Merchant and philanthropist; b. in King's County, Ireland, 1754; d. at Brooklyn, U.S.A. 3 May, 1848. After acquiring a practical mercantile education in Dublin, he emigrated to America in 1784 and became a fellow employe of the founder of the Astor family in the store of a New York fur dealer. His employer, retiring, left the business to John Jacob Astor and Heeney, and they prospered in it for several years and then separated. Heeney continued in the same line and amassed a considerable fortune. He was a bachelor and used his income in the promotion of religious and charitable works, St. Peter's church, St. Patrick's and the Catholic Orphan Asylum, New York, were the recipients of generous gifts. He was one of the first Catholics to hold public office in New York, and served five terms in the State Assembly from 1818 to 1822. He retired from business in 1837 and went to live in Brooklyn, where he had purchased a large farm in what is now one of the best residence sections. Here he continued his charitable benefactions, and having spent the most of his income for so long in good works, he planned to secure the disposition of the whole of his estate for the same purpose. Accordingly it was incorporated by Act of Legislature, 10 May, 1845, as "The Trustees and Associates of the Brooklyn Benevolent Society" with the object of administering the estate for the benefit of the poor and the orphans. The income amounts to about $25,000, and from its incorporation the society has distributed (1909) more than a million dollars.
More Catholic Encyclopedia
Browse Encyclopedia by Alphabet
The Catholic Encyclopedia is the most comprehensive resource on Catholic teaching, history, and information ever gathered in all of human history. This easy-to-search online version was originally printed in fifteen hardcopy volumes.
Designed to present its readers with the full body of Catholic teaching, the Encyclopedia contains not only precise statements of what the Church has defined, but also an impartial record of different views of acknowledged authority on all disputed questions, national, political or factional. In the determination of the truth the most recent and acknowledged scientific methods are employed, and the results of the latest research in theology, philosophy, history, apologetics, archaeology, and other sciences are given careful consideration.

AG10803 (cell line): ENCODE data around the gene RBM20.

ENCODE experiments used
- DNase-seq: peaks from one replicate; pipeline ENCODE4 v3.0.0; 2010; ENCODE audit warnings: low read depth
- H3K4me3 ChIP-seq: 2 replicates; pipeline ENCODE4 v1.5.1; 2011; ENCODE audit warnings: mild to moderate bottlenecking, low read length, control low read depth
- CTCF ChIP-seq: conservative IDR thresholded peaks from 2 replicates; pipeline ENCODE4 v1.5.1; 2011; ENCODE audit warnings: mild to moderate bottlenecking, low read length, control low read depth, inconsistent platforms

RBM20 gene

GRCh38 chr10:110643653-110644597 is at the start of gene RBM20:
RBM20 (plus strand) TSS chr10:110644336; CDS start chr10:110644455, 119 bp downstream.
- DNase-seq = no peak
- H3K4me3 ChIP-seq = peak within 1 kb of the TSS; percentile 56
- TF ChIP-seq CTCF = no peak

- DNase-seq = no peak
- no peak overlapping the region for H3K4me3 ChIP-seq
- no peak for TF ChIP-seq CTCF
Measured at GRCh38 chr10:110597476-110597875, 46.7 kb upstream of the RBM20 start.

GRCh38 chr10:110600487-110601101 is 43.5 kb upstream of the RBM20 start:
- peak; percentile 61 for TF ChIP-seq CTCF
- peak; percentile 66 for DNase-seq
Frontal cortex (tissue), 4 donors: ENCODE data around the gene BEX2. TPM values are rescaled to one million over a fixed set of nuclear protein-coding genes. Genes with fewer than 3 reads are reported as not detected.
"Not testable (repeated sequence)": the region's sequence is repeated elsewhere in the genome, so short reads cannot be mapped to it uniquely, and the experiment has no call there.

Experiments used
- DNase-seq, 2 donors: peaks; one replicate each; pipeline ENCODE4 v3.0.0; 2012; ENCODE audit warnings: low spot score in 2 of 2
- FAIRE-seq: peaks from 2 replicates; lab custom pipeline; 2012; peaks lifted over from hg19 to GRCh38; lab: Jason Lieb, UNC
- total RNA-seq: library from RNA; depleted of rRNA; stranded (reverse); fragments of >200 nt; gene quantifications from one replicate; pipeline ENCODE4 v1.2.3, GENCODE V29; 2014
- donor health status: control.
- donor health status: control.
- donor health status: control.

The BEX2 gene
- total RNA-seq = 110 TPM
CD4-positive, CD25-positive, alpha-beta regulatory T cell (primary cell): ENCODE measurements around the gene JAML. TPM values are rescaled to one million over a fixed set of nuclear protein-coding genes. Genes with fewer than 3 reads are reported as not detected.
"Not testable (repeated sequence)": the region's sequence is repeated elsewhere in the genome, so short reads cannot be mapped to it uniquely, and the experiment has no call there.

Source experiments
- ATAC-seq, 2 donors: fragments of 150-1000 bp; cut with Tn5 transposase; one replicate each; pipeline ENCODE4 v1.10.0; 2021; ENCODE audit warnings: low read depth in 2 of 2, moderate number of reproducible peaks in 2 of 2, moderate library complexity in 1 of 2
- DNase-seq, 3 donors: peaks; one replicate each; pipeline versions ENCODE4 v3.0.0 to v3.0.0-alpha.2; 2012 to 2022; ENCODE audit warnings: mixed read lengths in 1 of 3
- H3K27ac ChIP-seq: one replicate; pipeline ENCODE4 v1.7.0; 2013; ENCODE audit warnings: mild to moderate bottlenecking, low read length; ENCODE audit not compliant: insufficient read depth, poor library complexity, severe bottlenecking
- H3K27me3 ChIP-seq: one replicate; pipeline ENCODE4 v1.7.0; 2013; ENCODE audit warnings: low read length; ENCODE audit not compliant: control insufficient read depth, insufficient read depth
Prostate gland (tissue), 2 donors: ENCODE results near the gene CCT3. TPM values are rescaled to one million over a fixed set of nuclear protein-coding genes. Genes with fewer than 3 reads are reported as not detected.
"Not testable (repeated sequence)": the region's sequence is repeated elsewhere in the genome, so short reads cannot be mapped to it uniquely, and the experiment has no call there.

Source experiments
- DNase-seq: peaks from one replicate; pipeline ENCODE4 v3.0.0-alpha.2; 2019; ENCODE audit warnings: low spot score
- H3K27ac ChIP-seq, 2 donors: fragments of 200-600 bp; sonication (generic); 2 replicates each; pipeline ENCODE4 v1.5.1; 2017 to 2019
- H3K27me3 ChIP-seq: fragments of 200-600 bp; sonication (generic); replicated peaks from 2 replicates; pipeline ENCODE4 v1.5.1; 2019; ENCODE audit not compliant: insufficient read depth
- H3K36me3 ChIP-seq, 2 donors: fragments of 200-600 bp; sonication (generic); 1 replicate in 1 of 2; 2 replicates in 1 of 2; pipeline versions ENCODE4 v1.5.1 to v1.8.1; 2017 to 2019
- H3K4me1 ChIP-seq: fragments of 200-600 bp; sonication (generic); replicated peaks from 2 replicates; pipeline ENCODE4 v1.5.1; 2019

No one who is interested in human history, past and present, can ignore the Catholic Church, either as an institution which has been the central figure in the civilized world for nearly two thousand years, decisively affecting its destinies, religious, literary, scientific, social and political, or as an existing power whose influence and activity extend to every part of the globe. In the past century the Church has grown both extensively and intensively among English-speaking peoples. Their living interests demand that they should have the means of informing themselves about this vast institution, which, whether they are Catholics or not, affects their fortunes and their destiny.
Browse the Catholic Encyclopedia by Topic
Copyright © Catholic Encyclopedia. Robert Appleton Company New York, NY. Volume 1: 1907; Volume 2: 1907; Volume 3: 1908; Volume 4: 1908; Volume 5: 1909; Volume 6: 1909; Volume 7: 1910; Volume 8: 1910; Volume 9: 1910; Volume 10: 1911; Volume 11: - 1911; Volume 12: - 1911; Volume 13: - 1912; Volume 14: 1912; Volume 15: 1912
Catholic Online Catholic Encyclopedia Digital version Compiled and Copyright © Catholic Online